Appellant contends that the receipts from its contracts with the advertisers are not rentals from property, but rather represent payment for services performed by the appellant in the conduct of its business. The Commonwealth, on the other hand, contends that the receipts are "rentals" from appellant's property -- i.e., appellant's billboards. If appellant's contention is correct, its Corporate Net Income Tax liability for 1963 will be reduced by $1,173.38.
The question of whether appellant's receipts should be regarded as "rentals" from property or as income
[ 449 Pa. Page 63]
from "services" performed is not an easy one, for most business receipts represent a mixture of return for some services performed and of return on property owned. For example, a corporation that owns a large apartment building often provides to its tenants, in addition to the actual physical premises, services such as trash removal, security guards, gardening, etc. However, common sense indicates that in such a landlord-tenant arrangement the receipts from the tenants would represent primarily a return on the physical structure owned rather than compensation for services rendered as a part of the tenancy arrangement.
At the other end of the spectrum would be an accounting firm. In part the firm's fees could be regarded as a return on its investment in its business property -- i.e., the firm's typewriters, dictaphones, office furniture, and calculators -- but it is obvious that accountants' fees represent primarily compensation for services rendered.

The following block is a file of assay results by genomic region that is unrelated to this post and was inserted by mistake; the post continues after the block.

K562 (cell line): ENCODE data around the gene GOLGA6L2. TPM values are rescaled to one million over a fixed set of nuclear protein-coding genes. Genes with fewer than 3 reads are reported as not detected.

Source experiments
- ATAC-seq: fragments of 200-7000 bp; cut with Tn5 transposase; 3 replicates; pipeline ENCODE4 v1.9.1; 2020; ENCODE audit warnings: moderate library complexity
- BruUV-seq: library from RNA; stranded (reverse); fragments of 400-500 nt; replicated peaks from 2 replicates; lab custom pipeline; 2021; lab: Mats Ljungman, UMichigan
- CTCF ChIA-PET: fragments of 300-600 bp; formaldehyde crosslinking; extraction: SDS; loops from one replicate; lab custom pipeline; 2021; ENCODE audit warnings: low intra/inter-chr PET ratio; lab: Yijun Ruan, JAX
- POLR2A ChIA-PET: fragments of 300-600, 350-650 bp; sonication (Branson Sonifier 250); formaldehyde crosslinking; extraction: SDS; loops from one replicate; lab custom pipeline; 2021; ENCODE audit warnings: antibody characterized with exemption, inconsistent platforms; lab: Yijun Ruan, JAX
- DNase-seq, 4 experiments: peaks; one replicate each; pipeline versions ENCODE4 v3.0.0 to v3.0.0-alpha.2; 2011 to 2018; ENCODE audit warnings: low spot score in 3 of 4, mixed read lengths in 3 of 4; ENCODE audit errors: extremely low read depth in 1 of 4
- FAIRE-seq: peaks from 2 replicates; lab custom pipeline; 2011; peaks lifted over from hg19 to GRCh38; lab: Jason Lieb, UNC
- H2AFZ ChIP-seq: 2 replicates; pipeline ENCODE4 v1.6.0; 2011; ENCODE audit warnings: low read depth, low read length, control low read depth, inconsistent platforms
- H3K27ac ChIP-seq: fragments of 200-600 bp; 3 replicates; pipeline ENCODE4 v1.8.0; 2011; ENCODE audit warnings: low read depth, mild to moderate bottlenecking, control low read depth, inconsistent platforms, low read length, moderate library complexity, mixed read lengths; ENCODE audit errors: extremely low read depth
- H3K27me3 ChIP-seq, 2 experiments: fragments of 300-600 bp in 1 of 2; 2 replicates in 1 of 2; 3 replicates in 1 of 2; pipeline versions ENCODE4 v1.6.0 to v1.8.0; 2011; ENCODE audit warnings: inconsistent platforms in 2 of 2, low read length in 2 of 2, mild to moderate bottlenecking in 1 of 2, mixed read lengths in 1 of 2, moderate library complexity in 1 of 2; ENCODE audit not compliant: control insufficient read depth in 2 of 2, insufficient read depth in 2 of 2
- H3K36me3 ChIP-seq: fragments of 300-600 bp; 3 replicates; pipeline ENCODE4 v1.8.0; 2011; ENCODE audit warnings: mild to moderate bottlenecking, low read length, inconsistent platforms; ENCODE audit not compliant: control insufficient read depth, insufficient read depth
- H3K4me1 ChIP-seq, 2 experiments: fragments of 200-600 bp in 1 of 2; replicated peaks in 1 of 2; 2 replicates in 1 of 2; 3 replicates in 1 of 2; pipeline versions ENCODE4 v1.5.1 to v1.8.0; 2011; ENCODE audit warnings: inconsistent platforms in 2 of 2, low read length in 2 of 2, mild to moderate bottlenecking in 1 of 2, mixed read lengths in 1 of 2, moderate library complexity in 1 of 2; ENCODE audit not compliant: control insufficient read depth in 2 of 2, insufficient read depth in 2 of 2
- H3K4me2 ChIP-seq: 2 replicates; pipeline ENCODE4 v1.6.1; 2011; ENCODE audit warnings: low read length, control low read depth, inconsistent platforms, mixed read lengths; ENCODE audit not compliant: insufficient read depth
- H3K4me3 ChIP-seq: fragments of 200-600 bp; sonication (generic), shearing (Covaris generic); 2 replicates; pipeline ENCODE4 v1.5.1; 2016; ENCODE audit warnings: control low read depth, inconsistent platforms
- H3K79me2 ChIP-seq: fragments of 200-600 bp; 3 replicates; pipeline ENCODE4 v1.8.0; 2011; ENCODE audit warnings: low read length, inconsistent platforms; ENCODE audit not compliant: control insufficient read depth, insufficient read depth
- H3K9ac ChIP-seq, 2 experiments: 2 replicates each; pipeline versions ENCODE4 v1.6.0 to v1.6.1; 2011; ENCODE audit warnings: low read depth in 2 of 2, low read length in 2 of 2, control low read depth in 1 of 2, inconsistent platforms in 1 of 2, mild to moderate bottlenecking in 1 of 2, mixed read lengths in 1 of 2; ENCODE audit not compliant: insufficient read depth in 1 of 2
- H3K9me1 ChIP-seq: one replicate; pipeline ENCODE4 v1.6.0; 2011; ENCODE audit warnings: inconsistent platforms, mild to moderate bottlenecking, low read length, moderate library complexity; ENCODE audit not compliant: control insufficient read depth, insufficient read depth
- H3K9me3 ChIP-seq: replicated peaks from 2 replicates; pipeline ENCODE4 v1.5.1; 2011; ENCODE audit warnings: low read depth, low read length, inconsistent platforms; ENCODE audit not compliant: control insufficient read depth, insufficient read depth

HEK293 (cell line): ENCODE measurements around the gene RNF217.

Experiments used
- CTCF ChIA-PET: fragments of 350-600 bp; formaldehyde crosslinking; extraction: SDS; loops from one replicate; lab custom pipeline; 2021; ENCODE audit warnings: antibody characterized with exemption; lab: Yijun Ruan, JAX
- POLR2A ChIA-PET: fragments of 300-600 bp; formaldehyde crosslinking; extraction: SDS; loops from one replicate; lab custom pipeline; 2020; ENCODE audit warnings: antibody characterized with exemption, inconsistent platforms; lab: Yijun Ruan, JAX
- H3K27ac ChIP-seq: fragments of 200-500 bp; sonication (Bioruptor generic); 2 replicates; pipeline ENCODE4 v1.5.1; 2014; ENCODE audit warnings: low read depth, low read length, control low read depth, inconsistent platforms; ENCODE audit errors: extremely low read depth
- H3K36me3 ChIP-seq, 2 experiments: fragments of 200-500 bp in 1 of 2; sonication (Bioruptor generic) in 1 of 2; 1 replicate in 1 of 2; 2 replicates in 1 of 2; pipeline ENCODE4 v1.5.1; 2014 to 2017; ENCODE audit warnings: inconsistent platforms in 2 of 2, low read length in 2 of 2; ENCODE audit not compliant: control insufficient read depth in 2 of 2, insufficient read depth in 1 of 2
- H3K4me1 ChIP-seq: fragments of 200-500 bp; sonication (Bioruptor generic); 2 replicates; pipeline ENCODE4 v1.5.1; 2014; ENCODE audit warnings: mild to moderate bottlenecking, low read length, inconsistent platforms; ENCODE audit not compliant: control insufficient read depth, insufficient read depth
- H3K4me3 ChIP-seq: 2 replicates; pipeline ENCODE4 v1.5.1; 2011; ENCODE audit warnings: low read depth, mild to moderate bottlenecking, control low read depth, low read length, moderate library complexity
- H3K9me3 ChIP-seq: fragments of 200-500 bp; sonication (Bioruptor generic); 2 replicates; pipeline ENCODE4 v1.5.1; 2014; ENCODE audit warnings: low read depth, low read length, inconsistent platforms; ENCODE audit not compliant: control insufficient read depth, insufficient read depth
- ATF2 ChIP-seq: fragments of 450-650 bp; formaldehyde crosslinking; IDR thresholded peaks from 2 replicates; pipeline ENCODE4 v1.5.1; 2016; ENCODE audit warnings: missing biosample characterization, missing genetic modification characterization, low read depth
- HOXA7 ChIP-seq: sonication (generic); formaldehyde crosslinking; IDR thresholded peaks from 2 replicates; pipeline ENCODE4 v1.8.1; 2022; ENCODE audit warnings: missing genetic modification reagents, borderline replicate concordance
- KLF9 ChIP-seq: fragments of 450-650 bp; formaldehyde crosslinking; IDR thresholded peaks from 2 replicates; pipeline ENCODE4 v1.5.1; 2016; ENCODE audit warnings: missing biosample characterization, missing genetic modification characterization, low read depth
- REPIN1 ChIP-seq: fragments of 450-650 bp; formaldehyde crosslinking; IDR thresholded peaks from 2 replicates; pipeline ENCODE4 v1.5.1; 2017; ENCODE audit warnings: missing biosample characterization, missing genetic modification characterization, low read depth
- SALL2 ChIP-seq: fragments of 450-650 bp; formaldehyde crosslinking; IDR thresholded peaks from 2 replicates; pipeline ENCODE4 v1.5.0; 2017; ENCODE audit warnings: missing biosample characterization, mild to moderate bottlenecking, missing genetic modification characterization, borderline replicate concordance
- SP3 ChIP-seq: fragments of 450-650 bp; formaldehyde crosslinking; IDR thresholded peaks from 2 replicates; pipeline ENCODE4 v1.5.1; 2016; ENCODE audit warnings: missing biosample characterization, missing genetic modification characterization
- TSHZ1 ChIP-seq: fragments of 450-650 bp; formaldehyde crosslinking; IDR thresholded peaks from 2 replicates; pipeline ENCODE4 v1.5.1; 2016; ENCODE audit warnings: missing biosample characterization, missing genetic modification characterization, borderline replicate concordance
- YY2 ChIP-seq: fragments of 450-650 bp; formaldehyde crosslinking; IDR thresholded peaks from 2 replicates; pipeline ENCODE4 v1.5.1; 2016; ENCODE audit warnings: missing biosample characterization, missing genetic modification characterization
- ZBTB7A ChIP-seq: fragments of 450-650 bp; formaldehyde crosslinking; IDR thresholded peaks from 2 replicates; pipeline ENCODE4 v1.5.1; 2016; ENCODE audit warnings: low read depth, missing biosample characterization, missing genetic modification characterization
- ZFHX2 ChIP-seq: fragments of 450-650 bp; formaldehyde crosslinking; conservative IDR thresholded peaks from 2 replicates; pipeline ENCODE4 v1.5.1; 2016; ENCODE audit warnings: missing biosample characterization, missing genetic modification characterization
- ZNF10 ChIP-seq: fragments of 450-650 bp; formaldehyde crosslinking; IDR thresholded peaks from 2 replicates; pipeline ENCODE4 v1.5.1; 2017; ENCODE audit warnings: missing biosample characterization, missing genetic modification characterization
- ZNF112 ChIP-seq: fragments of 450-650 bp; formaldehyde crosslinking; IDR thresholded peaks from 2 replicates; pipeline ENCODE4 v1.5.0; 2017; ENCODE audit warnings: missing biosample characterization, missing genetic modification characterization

In the case at hand, it is clear that appellant owns certain bulletins which it makes available to its advertiser-customers. It is also clear that appellant renders certain services to advertisers such as preparing advertising copy and making market surveys. However, appellant has not offered evidence to establish that its receipts represent primarily compensation for services rendered.
It is a well-established principle of tax law that a regularly made tax assessment is presumed to be valid.*fn6 In fact, we have specifically held that the taxpayer has the burden of showing that the Commonwealth's computation of his Corporate Net Income Tax is incorrect. Commonwealth v. R. S. Noonan, Inc., 419 Pa. 411, 417,
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A.2d 787, 790 (1965).*fn7 Since appellant has not met its burden of establishing that its receipts represent primarily compensation for services rendered, appellant's challenge to the tax settlement formulated by the Board of Finance and Revenue must be rejected.
The judgment of the Dauphin Common Pleas Court is affirmed.
Dissenting Opinion by Mr. Justice Pomeroy:
I do not dispute the proposition that this regularly made tax assessment is presumed to be valid, Deitch Co. v. Board of Property Assessment, 417 Pa. 213, 209 A.2d 397 (1965), nor the proposition that where the assessment is based upon a certain view of the operative facts, the burden must rest on the taxpayer to demonstrate that the facts are not as the authorities have found them, Commonwealth v. R. S. Noonan, Inc., 419 Pa. 411, 213 A.2d 787 (1965). Neither of these principles, however, can be said to control this case. The majority opinion, in my view, misapplies both and rides roughshod over a legislative enactment regarding construction of tax statutes. I accordingly dissent.